I hesitate to write this story because I do not want to teacher bash. I’m sure this particular teacher has some great impact on children, and I KNOW how hard the job is. But if I’m being honest, this was THE moment I first even considered homeschooling. The other little things had maybe been tick marks along the way, but this was when I went to my car and cried for my kid. I cried because I knew his potential and wanted so badly for someone else to know it too. I started praying and asking God for direction.
I didn’t want to homeschool. I didn’t know if I could homeschool. I didn’t know if I really believed in homeschooling. Pray … that’s what I did. Lots of praying. I also talked a lot with my husband who had always thought homeschooling would be a good idea. Every once in a while through the years he had mentioned it, but I had always shut down the idea immediately. Now, for the first time, I was at least open.
Then one morning when I was reading my Bible, I read Psalm 1:
“Blessed is the man who does not walk in the counsel of the wicked,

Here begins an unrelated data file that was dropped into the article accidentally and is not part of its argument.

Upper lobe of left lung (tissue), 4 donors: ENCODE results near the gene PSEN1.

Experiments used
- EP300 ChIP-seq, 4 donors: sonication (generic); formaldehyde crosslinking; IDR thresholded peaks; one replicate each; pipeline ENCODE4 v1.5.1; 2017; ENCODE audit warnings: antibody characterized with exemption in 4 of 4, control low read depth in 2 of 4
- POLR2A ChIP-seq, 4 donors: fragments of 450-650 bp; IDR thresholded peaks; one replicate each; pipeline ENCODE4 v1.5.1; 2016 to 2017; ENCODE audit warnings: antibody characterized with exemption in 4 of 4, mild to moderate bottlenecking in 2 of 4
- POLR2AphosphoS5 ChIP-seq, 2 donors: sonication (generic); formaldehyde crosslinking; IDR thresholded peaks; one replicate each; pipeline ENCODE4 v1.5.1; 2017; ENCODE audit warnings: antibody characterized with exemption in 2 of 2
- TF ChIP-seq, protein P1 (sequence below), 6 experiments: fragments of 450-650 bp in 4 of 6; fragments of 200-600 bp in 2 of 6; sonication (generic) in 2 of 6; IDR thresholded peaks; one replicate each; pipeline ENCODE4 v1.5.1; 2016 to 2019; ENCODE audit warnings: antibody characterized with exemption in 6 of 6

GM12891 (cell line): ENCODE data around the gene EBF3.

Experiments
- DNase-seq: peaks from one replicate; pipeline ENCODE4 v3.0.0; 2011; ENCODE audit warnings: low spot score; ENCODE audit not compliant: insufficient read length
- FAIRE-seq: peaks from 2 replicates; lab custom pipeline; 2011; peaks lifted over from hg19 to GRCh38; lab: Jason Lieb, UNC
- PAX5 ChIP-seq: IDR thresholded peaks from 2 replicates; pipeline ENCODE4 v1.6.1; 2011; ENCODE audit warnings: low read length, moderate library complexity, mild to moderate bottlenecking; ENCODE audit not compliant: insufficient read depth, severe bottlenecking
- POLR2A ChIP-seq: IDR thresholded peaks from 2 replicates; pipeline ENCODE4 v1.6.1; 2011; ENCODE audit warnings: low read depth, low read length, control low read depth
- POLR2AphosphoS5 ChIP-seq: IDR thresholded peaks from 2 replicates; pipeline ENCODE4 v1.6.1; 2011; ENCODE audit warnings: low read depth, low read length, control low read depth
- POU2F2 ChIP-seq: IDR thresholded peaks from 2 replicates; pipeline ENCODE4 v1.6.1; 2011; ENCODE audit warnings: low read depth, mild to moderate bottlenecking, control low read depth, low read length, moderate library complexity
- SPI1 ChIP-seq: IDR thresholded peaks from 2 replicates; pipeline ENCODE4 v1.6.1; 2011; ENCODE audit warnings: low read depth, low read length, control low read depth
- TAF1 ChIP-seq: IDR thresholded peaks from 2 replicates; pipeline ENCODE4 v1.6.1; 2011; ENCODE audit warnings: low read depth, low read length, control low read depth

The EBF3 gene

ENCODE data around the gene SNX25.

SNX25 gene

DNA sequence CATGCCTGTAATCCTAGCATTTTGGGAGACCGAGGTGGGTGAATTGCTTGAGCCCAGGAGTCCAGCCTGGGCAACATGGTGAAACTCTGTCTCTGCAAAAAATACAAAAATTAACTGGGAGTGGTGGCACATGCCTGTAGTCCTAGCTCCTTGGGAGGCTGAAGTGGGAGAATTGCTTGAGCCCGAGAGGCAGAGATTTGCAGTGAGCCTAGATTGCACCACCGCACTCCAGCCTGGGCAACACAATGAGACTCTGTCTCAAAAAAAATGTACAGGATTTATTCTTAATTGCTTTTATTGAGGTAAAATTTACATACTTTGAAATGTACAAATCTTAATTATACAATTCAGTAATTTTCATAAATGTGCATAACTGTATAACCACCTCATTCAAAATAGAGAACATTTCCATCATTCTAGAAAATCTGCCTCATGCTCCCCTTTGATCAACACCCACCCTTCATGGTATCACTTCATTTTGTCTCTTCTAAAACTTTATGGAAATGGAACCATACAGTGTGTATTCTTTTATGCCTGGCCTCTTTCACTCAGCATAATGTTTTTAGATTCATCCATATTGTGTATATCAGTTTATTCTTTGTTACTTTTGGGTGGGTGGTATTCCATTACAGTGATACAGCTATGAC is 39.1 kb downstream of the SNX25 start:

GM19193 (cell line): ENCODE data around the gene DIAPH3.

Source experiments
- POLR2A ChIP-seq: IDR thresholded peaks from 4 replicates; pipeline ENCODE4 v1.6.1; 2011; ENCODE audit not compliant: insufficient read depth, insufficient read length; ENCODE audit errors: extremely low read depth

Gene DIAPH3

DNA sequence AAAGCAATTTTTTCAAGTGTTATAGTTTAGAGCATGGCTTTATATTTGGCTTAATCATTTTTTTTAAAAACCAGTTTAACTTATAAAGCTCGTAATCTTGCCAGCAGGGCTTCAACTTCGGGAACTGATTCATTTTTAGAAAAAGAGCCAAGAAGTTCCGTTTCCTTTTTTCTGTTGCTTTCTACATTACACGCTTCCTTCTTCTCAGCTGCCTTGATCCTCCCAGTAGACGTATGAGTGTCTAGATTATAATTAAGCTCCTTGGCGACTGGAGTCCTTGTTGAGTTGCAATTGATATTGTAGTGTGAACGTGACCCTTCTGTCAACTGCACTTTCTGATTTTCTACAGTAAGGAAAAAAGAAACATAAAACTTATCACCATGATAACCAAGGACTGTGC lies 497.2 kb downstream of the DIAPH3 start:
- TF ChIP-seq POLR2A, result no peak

or stand in the way of sinners, or sit in the seat of mockers.
But his delight is in the law of the Lord, and on His law he meditates day and night.
He is like a tree planted by streams of water, which yields its fruit in season and whose leaf does not wither. Whatever he does prospers.
Not so the wicked! They are like chaff that the wind blows away.
Therefore the wicked will not stand in the judgement, nor sinners in the assembly of the righteous.
For the Lord watches over the way of the righteous, but the way of the wicked will perish.”
I had read this chapter before, but that day, the Lord spoke to me through it and gave me direction for my children. Trees planted by streams of water … yielding fruit … not withering … delighting and meditating on the Word of God. This is what I want for my kids. I want them to be rooted, grounded in the love and truth of God. I want them to prosper and do much for the Kingdom of God. It was this moment of realization that they were not getting this rooting; we were not on a path that was best for them. It was time for a change, and it was time for me to take the responsibility for their education. Years before back when I was teaching, I had prayed to be able to be a stay at home mom. It was kind of like God was saying … I answered that prayer … now here’s why.
From that moment on I felt complete peace about homeschooling. I knew that was what I needed to do, and I was ready to dive in. I still seek the Lord’s guidance on this, and I’m open every year to other possibilities. But for now this is working for us. I could go on and on about the good things that have come from homeschooling, but I’ll save that for another post.
I’m glad when people ask me why we choose to homeschool. It helps me to keep remembering, and it is always good to remember the ‘why.’